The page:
MV Monte Pascoal (1930)

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Wilhelm Walther, Hamburg, Hafen, 1-129-130-8157.tif
Monte Pascoal, before her launch
History
Name: Monte Pascoal
Namesake: Monte Pascoal
Owner:
  • Hamburg-Südamerikanische Dampfschifffahrts-Gesellschaft (1930–41)
  • Kriegsmarine (1941–45)
  • Admiralty (1945–46)
Port of registry:
  • Weimar Republic Hamburg, Germany (1930–35)
  • Nazi Germany Hamburg (1935–41)
  •  Kriegsmarine (1941–45)
  • United Kingdom United Kingdom (1945–46)
Builder: Blohm & Voss
Yard number: 491
Launched: 17 September 1930
Completed: 15 January 1931
Maiden voyage: 26 January 1931
Out of service: 3 February 1944
Identification:
  • Code Letters DIDT (1934–45)
  • ICS Delta.svgICS India.svgICS Delta.svgICS Tango.svg
Fate: Scuttled, 31 December 1946
General characteristics
Class and type: Monte-class ocean liner
Type:
  • Ocean liner (1930–41)
  • Accommodation ship (1941–44)
Tonnage: 13,870 GRT, 7,762 NRT
Length: 152.60 metres (500 ft 8 in)
Beam: 19.99 metres (65 ft 7 in)
Depth: 11.48 metres (37 ft 8 in)
Decks: Four
Installed power: 4 diesel engines, 1,436 nhp
Propulsion: Twin screw propellers
Speed: 14 knots (26 km/h)
Capacity: 2,500 passengers
Notes: Sister ships Monte Cervantes, Monte Olivia, Monte Rosa and Monte Sarmiento,

Monte Pascoal was a Monte-class ocean liner built in 1930 by Blohm & Voss, Hamburg for the Hamburg-Südamerikanische Dampfschifffahrts-Gesellschaft. She managed to reach Germany after the outbreak of World War II and was requisitioned by the Kriegsmarine for use as an accommodation ship. She was sunk in 1944 during an Allied air raid on Wilhelmshaven. Subsequently refloated, she was seized by the Allies post war and was scuttled in the Skaggerak with a cargo of gas bombs in 1946.

Description[edit]

Monte Pascoal was 152.60 metres (500 ft 8 in) long, with a beam of 19.99 metres (65 ft 7 in). She had a depth of 10.87 metres (35 ft 8 in). The ship was assessed at 13,870 GRT, 7,762 NRT. She was powered by four four stroke single cycle, single action diesel engines which drove twin screw propellers through single reduction gearing. The engines were rated at 1,436 nhp. They were built by Blohm & Voss, Hamburg.[1] The engines could propel the ship at 14 knots (26 km/h). Accommodation for 2,500 third class passengers was provided. This was reduced to 1,500 when the ship was used for cruises.[2]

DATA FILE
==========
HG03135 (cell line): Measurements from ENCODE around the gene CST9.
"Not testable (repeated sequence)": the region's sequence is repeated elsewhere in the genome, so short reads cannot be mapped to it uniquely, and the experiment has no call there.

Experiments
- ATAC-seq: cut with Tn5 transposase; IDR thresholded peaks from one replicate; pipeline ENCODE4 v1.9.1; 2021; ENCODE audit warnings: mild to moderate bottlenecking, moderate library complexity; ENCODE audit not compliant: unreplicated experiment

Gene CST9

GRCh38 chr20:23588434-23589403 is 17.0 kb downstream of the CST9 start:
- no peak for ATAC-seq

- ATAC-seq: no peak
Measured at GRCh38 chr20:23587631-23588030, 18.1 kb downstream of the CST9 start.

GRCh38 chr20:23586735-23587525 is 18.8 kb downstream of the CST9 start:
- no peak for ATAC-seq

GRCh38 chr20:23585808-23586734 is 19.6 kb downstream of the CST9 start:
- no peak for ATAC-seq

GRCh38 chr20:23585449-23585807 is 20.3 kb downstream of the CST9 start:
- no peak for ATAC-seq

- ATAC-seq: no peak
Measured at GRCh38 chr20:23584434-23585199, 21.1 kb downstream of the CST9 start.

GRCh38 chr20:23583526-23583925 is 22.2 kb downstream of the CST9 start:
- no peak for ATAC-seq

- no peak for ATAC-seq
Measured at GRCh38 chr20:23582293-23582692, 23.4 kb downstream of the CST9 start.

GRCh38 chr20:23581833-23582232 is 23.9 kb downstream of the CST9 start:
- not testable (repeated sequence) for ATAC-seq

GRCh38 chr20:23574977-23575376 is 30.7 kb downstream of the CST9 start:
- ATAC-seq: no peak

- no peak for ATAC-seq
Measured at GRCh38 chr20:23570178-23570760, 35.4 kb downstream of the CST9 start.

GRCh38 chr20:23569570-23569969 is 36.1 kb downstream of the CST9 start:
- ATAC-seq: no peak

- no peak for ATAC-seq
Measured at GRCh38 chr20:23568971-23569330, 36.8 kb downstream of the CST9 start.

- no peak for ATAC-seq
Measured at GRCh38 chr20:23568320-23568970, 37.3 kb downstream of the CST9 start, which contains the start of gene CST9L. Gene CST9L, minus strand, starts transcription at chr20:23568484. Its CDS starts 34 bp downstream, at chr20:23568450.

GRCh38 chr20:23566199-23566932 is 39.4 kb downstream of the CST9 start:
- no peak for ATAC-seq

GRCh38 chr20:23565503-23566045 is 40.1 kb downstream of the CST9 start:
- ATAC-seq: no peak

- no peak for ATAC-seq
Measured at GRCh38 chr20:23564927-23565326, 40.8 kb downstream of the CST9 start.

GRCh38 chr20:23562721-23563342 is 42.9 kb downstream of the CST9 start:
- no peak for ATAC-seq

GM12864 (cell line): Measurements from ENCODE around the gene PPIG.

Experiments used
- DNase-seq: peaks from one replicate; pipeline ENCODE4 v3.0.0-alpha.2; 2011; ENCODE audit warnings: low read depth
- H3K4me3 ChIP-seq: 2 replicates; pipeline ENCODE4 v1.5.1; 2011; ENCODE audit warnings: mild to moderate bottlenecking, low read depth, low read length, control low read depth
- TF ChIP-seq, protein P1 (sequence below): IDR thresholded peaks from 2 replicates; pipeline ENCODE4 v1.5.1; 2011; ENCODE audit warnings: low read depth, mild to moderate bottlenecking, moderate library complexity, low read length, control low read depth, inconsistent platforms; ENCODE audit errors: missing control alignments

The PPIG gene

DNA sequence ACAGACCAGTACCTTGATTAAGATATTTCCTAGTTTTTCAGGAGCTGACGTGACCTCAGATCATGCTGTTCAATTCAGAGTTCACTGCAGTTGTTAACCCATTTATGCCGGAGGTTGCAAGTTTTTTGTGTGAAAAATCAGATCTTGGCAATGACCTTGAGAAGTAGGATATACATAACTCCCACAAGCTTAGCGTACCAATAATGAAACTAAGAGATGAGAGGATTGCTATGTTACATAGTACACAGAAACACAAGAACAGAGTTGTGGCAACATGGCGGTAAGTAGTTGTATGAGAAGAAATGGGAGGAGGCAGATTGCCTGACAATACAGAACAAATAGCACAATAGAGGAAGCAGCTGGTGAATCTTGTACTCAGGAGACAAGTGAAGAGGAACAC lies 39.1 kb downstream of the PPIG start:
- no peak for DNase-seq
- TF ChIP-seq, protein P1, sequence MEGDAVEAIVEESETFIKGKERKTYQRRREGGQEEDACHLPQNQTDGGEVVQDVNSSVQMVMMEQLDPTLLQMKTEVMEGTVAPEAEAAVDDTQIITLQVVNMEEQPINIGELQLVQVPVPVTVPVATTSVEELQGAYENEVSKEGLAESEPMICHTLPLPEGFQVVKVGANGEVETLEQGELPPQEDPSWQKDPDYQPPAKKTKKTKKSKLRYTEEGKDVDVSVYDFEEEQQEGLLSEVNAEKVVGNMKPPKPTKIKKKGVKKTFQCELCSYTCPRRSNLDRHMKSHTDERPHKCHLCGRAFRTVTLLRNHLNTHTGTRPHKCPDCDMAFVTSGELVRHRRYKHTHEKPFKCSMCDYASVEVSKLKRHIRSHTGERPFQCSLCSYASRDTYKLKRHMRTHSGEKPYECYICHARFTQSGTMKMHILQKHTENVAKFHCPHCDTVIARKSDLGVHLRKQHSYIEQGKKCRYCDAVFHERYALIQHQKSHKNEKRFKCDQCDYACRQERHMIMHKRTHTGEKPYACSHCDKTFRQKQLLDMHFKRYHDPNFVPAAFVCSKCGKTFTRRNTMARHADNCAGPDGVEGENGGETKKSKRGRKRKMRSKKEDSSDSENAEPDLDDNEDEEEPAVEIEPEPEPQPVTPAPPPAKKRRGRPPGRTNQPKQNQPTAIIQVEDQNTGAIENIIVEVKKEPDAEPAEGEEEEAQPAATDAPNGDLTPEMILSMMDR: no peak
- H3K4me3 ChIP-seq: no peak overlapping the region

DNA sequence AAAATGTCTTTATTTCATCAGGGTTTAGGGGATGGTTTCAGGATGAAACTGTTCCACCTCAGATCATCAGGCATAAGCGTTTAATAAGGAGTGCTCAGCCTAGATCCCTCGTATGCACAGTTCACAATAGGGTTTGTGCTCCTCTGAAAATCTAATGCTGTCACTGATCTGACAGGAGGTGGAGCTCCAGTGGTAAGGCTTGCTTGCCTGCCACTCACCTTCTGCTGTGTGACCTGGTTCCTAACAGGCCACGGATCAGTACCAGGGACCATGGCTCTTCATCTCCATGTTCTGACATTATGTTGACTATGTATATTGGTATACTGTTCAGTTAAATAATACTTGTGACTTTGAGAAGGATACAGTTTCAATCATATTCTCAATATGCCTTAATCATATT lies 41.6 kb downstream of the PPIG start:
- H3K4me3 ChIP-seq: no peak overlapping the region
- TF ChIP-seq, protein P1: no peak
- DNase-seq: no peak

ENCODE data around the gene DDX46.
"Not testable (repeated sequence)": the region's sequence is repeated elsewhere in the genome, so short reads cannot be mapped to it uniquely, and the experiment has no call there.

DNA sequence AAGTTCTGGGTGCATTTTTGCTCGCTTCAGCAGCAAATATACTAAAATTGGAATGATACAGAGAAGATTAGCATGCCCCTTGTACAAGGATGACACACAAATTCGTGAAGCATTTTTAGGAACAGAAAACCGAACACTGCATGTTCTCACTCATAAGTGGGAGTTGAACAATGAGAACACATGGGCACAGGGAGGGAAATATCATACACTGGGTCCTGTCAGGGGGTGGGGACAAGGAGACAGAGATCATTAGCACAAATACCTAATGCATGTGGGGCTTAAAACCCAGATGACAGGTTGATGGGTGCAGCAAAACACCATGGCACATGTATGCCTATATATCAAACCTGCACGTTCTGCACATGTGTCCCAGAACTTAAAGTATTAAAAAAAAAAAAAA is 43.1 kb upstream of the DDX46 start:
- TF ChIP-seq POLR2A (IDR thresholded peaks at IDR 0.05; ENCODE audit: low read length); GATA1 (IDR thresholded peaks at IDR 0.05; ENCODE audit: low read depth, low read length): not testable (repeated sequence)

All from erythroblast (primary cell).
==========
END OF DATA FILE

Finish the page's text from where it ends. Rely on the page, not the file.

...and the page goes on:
History[edit]

Monte Pascoal was built as yard number 491 by Blohm & Voss for the Hamburg-Südamerikanische Dampfschifffahrts-Gesellschaft. She was launched on 17 September 1930 and was completed on 15 January 1931. She made her maiden voyage on 26 January, sailing from Hamburg to ports on the Río de la Plata, South America. Apart from use on the South American route, she also operated cruises off the coast of Norway and in the Mediterranean Sea.[3] Her port of registry was Hamburg.[1] In August 1933, she operated a series of cruises between Hamburg and Greenwich.[4]

The Heinkel He115 aircraft that was recovered by Monte Pascoal.

In 1934, the Code Letters DIDT were allocated.[1] During the Spanish Civil War, Monte Pascoal repatriated 226 German volunteers from Sevilla back to Hamburg in June 1937.[5] In January 1939, a Heinkel He 115 aircraft, registration D-AEHF, suffered an engine failure over the Atlantic Ocean. The aircraft landed alongside Monte Pascoal, which rescued the crew and lifted the aircraft from the water using a derrick at the bow of the ship.[6]

When war broke out in September 1939, Monte Pascoal was in Buenos Aires, Argentina. Departing on 10 September without passengers and two of her crew having refused to sail,[7] she made a successful run back to Germany, arriving at Hamburg on 14 October 1939. On 11 January 1941, Monte Pascoal was requisitioned by the Kriegsmarine. She was used as an accommodation ship at Wilhelmshaven.[3] On 3 February 1944, the United States Eighth Air Force bombed Wilhelmshaven.[8] Monte Pascoal was set afire and was scuttled. She was refloated on 12 May and beached. In May 1945, she was seized as a prize of war by the United Kingdom. On 5 August 1946 she departed from Wilhelmshaven for Hamburg. Monte Pascoal was scuttled in the Skaggerak on 31 December 1946 with a cargo of obsolete gas bombs on board.[3]

References[edit]

  1. ^ a b c Lloyd's of London (1935). "Lloyd's Register, Navires a Vapeur et a Moteurs" (PDF). Plimsoll ship data. Retrieved 1 August 2015.
  2. ^ "Hamburg Sued". Trains worldexpress. Retrieved 1 August 2015.
  3. ^ a b c Borek, Sebastian. "Accommodation ship MONTE PASCOAL in the port of Wilhelmshaven, September 1943". Aanimeri. Retrieved 1 August 2015.
  4. ^ "From Greenwich to Hamburg". The Times (46514). London. 4 August 1933. col A, p. 12.
  5. ^ "226 Germans leaving Spain". The Times (47703). London. 5 June 1937. col D, p. 13.
  6. ^ "MONTE PASCOAL (1930 - 1945)" (in German). Schiffe-maxim. Retrieved 1 August 2015.
  7. ^ "Argentine sympathy with Allies". The Times (48407). London. 11 September 1939. col F, p. 7.
  8. ^ Rohwer, Jürgen; Gerhard Hümmelchen. "Seekrieg 1943, Februar". Württembergische Landesbibliothek Stuttgart (in German). Retrieved 1 August 2015.